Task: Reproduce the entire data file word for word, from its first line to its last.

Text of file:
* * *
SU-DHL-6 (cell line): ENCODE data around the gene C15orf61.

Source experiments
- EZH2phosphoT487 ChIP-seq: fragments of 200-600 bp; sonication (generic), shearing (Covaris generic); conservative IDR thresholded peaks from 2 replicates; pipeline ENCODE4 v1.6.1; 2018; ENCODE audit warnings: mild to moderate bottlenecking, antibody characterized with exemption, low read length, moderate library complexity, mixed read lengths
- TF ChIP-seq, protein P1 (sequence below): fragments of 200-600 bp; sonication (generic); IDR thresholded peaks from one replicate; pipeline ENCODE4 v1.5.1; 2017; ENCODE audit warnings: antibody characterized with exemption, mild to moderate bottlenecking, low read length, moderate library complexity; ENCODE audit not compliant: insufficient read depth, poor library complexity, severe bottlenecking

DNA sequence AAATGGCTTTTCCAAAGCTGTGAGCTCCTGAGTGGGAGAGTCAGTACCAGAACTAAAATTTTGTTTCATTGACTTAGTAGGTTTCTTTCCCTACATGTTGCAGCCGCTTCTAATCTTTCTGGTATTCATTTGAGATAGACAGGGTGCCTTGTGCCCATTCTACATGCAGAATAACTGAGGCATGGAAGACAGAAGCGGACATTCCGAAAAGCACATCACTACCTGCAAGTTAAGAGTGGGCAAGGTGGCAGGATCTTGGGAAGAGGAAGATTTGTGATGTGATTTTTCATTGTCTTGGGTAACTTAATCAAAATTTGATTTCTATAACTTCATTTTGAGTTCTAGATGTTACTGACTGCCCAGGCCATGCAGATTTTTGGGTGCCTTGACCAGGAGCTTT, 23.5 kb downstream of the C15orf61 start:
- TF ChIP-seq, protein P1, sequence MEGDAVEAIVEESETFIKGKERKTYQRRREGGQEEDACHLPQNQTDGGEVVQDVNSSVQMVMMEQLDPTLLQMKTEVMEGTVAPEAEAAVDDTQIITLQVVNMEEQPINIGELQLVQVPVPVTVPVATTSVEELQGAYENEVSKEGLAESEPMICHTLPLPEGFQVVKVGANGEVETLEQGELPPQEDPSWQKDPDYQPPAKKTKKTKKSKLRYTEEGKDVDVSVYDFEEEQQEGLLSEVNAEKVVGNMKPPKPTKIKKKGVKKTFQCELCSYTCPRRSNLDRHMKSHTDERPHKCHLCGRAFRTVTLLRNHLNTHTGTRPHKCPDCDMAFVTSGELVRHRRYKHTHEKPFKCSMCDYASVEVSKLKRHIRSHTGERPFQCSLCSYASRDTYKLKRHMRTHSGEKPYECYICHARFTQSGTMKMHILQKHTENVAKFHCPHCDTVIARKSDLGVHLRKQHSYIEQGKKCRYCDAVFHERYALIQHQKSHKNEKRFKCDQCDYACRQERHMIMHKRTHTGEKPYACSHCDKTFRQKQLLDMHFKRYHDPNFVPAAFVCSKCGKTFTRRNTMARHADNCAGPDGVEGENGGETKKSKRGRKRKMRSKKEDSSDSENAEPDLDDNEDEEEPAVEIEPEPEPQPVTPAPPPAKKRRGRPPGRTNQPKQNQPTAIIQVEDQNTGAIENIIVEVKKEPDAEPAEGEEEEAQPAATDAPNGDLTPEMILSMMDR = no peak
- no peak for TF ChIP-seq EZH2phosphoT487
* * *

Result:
SU-DHL-6 (cell line): ENCODE data around the gene C15orf61.

Source experiments
- EZH2phosphoT487 ChIP-seq: fragments of 200-600 bp; sonication (generic), shearing (Covaris generic); conservative IDR thresholded peaks from 2 replicates; pipeline ENCODE4 v1.6.1; 2018; ENCODE audit warnings: mild to moderate bottlenecking, antibody characterized with exemption, low read length, moderate library complexity, mixed read lengths
- TF ChIP-seq, protein P1 (sequence below): fragments of 200-600 bp; sonication (generic); IDR thresholded peaks from one replicate; pipeline ENCODE4 v1.5.1; 2017; ENCODE audit warnings: antibody characterized with exemption, mild to moderate bottlenecking, low read length, moderate library complexity; ENCODE audit not compliant: insufficient read depth, poor library complexity, severe bottlenecking

DNA sequence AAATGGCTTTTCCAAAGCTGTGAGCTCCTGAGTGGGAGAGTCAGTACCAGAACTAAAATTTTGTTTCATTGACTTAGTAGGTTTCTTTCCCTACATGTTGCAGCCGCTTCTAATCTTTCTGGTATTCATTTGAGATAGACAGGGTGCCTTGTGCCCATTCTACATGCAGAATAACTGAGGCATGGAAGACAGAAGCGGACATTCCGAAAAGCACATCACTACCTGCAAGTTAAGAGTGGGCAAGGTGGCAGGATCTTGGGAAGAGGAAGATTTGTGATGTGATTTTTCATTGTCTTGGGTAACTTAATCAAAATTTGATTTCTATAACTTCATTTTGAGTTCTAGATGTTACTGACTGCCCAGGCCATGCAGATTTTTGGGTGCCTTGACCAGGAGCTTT, 23.5 kb downstream of the C15orf61 start:
- TF ChIP-seq, protein P1, sequence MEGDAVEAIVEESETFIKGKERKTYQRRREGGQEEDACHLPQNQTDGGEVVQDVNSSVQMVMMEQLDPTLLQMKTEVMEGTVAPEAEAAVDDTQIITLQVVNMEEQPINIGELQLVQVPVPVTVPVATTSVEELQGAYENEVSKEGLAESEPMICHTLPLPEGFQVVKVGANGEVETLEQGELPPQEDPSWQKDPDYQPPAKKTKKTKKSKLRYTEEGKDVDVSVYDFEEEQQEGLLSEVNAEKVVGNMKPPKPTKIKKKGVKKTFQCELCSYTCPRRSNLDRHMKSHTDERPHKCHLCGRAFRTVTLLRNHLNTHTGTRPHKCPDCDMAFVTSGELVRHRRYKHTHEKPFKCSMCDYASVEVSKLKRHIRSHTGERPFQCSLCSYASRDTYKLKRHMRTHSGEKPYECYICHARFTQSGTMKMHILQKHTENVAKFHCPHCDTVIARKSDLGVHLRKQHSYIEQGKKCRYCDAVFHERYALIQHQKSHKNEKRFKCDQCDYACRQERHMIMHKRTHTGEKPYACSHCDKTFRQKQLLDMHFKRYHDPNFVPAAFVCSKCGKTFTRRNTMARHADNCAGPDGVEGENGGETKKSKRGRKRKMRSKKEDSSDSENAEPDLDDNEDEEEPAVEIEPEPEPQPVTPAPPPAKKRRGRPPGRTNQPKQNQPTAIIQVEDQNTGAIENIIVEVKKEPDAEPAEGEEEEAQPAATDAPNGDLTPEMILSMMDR = no peak
- no peak for TF ChIP-seq EZH2phosphoT487